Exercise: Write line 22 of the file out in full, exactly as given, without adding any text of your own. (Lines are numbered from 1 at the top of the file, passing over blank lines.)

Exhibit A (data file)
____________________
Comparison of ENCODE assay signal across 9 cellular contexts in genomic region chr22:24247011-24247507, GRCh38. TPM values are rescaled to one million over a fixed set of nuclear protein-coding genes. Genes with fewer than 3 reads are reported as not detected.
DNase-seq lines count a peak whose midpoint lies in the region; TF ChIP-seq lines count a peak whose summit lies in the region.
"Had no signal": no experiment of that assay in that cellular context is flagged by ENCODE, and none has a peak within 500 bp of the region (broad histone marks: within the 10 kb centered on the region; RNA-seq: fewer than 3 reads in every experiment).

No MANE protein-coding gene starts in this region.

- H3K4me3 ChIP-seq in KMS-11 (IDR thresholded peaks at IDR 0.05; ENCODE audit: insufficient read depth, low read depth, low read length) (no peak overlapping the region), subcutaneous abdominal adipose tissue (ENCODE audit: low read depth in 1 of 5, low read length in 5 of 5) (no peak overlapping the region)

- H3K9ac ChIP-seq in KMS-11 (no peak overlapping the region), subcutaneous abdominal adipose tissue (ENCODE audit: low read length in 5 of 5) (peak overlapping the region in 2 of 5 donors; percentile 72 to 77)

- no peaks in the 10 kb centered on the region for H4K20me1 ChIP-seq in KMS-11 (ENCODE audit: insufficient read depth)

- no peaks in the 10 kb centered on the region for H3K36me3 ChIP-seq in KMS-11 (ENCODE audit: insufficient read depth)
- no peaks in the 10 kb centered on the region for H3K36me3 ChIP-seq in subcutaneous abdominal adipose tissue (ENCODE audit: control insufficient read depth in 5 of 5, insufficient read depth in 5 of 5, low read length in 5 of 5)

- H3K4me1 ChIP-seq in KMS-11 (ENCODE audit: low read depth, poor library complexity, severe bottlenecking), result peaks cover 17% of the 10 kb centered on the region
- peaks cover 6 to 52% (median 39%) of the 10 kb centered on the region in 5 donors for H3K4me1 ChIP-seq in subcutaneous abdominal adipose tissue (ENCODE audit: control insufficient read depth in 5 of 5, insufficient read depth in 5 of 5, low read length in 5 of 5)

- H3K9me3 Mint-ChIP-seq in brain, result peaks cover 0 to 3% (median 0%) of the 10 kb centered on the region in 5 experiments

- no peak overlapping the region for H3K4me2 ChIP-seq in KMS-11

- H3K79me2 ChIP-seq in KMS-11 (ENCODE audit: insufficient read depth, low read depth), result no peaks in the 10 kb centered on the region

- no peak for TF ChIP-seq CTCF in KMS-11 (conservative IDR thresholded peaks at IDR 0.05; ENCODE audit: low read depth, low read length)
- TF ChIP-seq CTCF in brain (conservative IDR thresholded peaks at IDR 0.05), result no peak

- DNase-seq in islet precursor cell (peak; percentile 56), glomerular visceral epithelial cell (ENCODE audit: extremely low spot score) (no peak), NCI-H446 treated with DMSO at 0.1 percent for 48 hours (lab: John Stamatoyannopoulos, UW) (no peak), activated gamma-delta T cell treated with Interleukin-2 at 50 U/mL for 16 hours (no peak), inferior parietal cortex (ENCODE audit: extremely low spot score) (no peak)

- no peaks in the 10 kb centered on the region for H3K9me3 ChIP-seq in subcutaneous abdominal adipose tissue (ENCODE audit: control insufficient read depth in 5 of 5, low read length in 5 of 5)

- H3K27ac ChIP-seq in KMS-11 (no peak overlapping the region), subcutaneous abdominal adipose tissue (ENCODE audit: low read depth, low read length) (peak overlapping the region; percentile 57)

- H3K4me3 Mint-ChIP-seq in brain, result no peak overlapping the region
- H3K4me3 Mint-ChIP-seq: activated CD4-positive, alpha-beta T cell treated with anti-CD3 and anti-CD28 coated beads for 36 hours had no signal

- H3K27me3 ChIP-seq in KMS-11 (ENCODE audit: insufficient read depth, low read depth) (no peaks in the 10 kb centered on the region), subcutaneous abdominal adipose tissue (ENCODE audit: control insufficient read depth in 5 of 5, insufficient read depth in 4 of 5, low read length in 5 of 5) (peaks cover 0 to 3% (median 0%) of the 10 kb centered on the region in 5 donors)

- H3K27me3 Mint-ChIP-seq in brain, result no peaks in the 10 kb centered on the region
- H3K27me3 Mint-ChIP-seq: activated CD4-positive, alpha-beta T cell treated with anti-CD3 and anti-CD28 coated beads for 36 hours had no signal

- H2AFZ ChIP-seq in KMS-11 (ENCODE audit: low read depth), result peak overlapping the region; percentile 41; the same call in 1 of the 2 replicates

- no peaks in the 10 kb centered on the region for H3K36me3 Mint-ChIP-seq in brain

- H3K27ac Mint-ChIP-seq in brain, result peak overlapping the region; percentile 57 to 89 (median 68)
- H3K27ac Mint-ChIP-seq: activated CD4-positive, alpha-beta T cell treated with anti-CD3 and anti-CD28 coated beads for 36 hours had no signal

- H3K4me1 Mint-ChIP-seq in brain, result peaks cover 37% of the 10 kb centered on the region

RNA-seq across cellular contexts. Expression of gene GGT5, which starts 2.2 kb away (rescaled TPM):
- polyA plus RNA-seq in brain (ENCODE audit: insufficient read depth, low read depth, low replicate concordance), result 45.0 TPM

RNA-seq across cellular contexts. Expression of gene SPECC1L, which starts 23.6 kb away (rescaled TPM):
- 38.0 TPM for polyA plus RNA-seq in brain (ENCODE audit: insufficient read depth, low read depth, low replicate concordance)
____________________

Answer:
- H3K27me3 ChIP-seq in KMS-11 (ENCODE audit: insufficient read depth, low read depth) (no peaks in the 10 kb centered on the region), subcutaneous abdominal adipose tissue (ENCODE audit: control insufficient read depth in 5 of 5, insufficient read depth in 4 of 5, low read length in 5 of 5) (peaks cover 0 to 3% (median 0%) of the 10 kb centered on the region in 5 donors)